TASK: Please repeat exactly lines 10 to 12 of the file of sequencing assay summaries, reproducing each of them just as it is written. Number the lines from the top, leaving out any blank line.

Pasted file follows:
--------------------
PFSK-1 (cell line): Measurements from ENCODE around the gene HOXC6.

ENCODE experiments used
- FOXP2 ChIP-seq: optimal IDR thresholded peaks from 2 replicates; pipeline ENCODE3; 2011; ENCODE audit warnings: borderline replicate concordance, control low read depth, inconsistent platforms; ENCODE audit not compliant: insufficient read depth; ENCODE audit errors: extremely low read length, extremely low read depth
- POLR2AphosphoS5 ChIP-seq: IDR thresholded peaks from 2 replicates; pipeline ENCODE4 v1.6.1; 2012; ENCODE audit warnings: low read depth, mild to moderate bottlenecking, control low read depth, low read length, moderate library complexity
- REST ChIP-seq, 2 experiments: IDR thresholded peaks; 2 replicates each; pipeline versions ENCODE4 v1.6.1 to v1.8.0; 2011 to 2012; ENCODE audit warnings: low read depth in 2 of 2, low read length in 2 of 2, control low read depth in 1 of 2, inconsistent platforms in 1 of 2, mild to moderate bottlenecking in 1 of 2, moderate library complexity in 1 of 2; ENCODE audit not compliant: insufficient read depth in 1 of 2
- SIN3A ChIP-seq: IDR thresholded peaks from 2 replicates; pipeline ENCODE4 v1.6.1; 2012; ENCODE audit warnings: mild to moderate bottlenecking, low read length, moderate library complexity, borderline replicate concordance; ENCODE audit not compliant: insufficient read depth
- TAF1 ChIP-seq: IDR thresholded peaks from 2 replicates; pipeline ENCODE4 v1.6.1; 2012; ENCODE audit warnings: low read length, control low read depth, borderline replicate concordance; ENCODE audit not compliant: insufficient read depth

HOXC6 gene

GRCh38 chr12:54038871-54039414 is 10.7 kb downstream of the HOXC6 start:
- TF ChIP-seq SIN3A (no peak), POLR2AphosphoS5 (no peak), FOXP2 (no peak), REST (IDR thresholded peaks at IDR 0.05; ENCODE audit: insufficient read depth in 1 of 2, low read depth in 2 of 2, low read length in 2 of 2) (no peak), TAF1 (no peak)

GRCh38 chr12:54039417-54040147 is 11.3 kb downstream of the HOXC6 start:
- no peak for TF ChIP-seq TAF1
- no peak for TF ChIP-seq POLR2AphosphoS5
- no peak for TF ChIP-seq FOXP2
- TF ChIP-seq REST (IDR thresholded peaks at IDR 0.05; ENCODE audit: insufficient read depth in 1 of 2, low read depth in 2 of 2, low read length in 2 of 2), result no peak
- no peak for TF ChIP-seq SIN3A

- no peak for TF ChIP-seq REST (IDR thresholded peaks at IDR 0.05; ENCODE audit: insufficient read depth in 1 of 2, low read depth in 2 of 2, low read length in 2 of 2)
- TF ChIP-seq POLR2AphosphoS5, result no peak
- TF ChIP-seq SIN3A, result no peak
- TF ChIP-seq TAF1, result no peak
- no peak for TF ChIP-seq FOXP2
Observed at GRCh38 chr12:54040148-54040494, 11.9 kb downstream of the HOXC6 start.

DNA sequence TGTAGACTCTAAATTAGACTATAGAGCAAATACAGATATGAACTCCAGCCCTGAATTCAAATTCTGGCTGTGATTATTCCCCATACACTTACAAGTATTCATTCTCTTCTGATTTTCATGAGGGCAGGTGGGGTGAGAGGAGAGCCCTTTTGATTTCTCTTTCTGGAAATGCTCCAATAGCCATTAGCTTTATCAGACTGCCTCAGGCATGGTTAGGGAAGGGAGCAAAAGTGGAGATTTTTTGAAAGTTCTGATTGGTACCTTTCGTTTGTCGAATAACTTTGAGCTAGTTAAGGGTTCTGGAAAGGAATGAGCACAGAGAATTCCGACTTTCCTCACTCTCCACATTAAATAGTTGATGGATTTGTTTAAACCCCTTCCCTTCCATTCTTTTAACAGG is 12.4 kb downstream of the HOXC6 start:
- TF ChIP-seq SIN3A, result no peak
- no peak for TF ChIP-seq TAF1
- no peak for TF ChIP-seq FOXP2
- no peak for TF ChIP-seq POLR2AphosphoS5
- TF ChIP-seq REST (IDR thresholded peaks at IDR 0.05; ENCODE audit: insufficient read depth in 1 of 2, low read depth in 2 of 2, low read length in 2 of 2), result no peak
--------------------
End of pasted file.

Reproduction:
- TF ChIP-seq SIN3A (no peak), POLR2AphosphoS5 (no peak), FOXP2 (no peak), REST (IDR thresholded peaks at IDR 0.05; ENCODE audit: insufficient read depth in 1 of 2, low read depth in 2 of 2, low read length in 2 of 2) (no peak), TAF1 (no peak)

GRCh38 chr12:54039417-54040147 is 11.3 kb downstream of the HOXC6 start:
- no peak for TF ChIP-seq TAF1